B.

Major’s Designation as an Independent Contractor to ELG

In contrast to the Sands court’s ability to craft a bright-line rule for recovery of attorney fees by lawyers “of counsel” to the same law firms they defend, we are unable to do so for “independent contractor” attorneys. “Independent contractor” is not one of the recognized categories of membership or non-membership of a law firm for purposes of ethical duties and obligations. (Sands, supra, 209 Cal.App.4th 1269; see State Bar Rules Prof. Conduct, rules 1-100(A) [referring to attorneys governed by the Rules of Professional Conduct as “members of the State Bar”], 3–310 [referring to attorneys employed with a law firm only as “member[s]” for purposes of determining conflicts in representation]; Bus. & Prof. Code, § 6002 [“The members of the State Bar are all persons admitted and licensed to practice law in this State except justices and judges of courts of record during their continuance in office”].) The standards adopted by the Board of Governors of the State Bar for the Rules of Professional Conduct speak only of members of a firm as partners, associates, officers, shareholders, and “of counsel.” (See, e.g., 23, pt. 5, West’s Ann. Court Rules (2008 ed.) Std., (8), foll., Rules Prof. Conduct, rule 1-400.) Thus, the description of “independent contractor” to a law firm lacks fixed definition insofar as it is intended to describe the legal relationship between an attorney and a law firm.

Instead, “independent contractor” is a term commonly used for tax characterization purposes. Indeed, ELG urges us to conclude Major was an independent contractor on the basis of Internal Revenue Service Revenue Ruling 87-41, 1987-1 C.B. 296 (Revenue Ruling 87-41). Revenue Ruling 87-41

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provides “guidance concerning the factors that are used to determine whether an employment relationship exists between the Individual and the Firm for federal employment tax purposes....” (Italics added.) To this end, Revenue Ruling 87-41 “uses a 20–factor test in determining whether a worker was an employee or an independent contractor.” (Kentfield Med. Hosp. Corp. v. U.S. (N.D. Cal. 2002) 215 F.Supp.2d 1064, 1070.)

The determination made under Revenue Ruling 87-41 extends only to tax characterization and does not inform the nature of professional duties owed by a particular attorney to a law firm. Revenue Ruling 87-41 declares that “if the relationship of employer and employee exists, the designation or description of the relationship by the parties as anything other than that of employer and employee is immaterial. Thus, if such a relationship exists, it is of no consequence that the employee is designated as a partner, coadventurer, agent, independent contractor, or the like.” (Italics added.) In other words, the partner of a professional firm might be an independent contractor for purposes of federal taxation. However, regardless of federal tax characterization for the compensation of law firm partners, under California law partners cannot recover attorney fees for defending their own law firms. (Sands, supra, 209 Cal.App.4th at p. 1272; Witte, supra, 141 Cal.App.4th at p. 1210.) Consequently, the possibility that Major was compensated as an independent contractor within the meaning of federal tax rules does not determine whether he may recover attorney fees for representation of ELG on the anti-SLAPP motion.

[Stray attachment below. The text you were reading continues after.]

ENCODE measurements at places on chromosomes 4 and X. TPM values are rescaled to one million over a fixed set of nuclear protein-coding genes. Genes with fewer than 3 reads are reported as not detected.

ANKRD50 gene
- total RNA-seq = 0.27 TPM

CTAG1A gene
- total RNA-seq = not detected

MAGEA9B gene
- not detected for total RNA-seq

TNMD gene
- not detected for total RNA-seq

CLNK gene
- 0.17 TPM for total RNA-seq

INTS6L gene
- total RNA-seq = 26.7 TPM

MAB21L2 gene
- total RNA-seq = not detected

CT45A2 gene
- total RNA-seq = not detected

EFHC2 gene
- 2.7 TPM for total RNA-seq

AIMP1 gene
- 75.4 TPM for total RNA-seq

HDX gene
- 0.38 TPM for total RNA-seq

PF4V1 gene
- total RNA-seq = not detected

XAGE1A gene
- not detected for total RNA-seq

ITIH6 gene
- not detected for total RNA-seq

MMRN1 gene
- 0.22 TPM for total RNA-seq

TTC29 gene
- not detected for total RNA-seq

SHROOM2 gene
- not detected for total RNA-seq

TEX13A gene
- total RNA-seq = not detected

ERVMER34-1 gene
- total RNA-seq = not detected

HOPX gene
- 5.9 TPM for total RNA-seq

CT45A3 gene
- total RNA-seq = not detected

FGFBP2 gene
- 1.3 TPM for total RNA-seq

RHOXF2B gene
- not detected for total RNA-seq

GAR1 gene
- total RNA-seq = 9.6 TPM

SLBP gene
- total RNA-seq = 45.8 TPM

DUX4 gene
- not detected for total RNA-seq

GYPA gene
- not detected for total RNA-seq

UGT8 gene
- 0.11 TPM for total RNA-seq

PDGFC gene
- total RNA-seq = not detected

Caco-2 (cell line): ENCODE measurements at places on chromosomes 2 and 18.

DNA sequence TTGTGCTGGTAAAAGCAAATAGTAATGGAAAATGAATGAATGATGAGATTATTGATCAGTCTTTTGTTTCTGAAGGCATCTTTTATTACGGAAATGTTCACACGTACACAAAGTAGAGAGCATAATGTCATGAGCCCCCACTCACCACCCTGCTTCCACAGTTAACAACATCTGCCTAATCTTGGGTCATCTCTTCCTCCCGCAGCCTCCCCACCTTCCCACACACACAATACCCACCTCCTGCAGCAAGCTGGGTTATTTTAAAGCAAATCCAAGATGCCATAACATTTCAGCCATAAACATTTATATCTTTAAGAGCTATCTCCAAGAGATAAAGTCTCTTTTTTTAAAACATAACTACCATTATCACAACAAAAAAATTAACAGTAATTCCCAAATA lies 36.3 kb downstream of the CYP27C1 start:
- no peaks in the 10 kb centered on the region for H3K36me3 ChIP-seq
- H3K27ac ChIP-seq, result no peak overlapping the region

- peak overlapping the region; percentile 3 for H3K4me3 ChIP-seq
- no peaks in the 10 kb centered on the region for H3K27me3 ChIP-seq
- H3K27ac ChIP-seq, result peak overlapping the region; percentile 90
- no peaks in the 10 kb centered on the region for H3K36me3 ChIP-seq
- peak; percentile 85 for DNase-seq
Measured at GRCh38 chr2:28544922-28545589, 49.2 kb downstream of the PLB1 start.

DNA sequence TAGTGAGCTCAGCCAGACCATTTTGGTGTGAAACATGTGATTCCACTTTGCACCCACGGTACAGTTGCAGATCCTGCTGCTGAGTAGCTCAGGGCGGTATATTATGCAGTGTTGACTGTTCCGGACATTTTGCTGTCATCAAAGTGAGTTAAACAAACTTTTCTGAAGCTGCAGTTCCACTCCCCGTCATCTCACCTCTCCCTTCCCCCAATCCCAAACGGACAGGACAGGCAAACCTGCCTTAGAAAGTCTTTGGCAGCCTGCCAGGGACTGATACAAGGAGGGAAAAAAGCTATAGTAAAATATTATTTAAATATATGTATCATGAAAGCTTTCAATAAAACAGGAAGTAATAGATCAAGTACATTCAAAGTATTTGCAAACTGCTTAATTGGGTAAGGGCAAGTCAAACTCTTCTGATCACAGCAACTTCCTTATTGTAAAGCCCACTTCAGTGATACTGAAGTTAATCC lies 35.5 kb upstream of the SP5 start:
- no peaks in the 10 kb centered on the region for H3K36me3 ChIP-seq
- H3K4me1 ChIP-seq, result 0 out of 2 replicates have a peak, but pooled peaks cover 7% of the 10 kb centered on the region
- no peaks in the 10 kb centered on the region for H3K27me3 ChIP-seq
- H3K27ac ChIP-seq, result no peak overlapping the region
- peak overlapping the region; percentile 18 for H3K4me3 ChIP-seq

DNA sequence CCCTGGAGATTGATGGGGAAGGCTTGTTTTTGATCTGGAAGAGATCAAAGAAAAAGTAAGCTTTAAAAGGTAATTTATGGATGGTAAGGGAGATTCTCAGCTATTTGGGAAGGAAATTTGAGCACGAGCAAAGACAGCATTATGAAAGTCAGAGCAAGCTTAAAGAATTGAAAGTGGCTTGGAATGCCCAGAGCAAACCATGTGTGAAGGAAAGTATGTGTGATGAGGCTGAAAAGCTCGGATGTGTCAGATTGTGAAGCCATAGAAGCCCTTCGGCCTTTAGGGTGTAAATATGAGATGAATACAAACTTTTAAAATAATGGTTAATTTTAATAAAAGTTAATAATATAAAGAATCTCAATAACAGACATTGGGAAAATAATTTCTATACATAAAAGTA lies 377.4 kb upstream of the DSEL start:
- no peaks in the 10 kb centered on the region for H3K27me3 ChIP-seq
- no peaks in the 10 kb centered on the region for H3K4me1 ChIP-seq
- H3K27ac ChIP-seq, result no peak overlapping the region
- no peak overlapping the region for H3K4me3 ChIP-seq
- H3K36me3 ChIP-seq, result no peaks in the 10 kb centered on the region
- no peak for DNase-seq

C.

ELG’s Pleadings Represented that Major was a Part of ELG

Major was a member of ELG during the time he worked on the anti-SLAPP motion because that was what ELG and Major repeatedly represented to the trial court and opposing counsel. The caption of every anti-SLAPP document filed by ELG in which Major’s name appeared listed him as an attorney with ELG. Along with Ellis and Poirier, Major was listed as counsel for ELG on: the notice and amended notice for the anti-SLAPP motion, declarations of Ellis and Poirier in support of the motion, proof of service for the motion, memorandum of points and authorities for the motion, notice of errata for the motion, application to file an oversize reply brief in support of the motion, reply to Sugar Loaf’s opposition to the motion, and proposed order for the motion. Major’s name is missing on only one document filed on

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the anti-SLAPP motion: a memorandum of points and authorities in support of the motion that reflects only Ellis and Poirier’s names.[2]

Major’s uniform inclusion as a member of ELG in the caption of the anti-SLAPP documents is dispositive. A caption identifies “the attorney for the party in whose behalf the paper is presented....” (Cal. Rules of Court, rule 2.111(1); see Soni v. Wellmike Enterprise Co. Ltd. (2014) 224 Cal.App.4th 1477, 1489 [169 Cal.Rptr.3d 631] [caption of pleading indicating attorneys were members of the Soni Law Firm refuted contention that the attorneys were independent of the firm for purposes of recovering attorney fees].) Thus, as one treatise notes, “For each paper filed, Cal Rules of Ct 2.111(1) requires the name ‘of the attorney’ for the party on whose behalf the paper is presented and the attorney’s State Bar membership number to be specified in the upper-left corner of the first page. This wording seems to preclude the former practice of listing only a firm name without the name of an individual attorney. However, when a law firm name is printed on the first page, in addition to an individual attorney’s name and State Bar number, the court will then permit any attorney from that firm (who is a California State Bar member) to appear for the named client without the need to file a form of association or substitution of attorneys.” (1 Cal. Civil Procedure Before Trial (Cont. Ed. Bar 4th ed. 2014) Pleadings and Court Papers, § 11.18, p. 11-11 (rev. 7/14), italics added.) Major did not file a notice of association or substitution that would have been necessary if he had been listed in the caption as anything other than a member of ELG.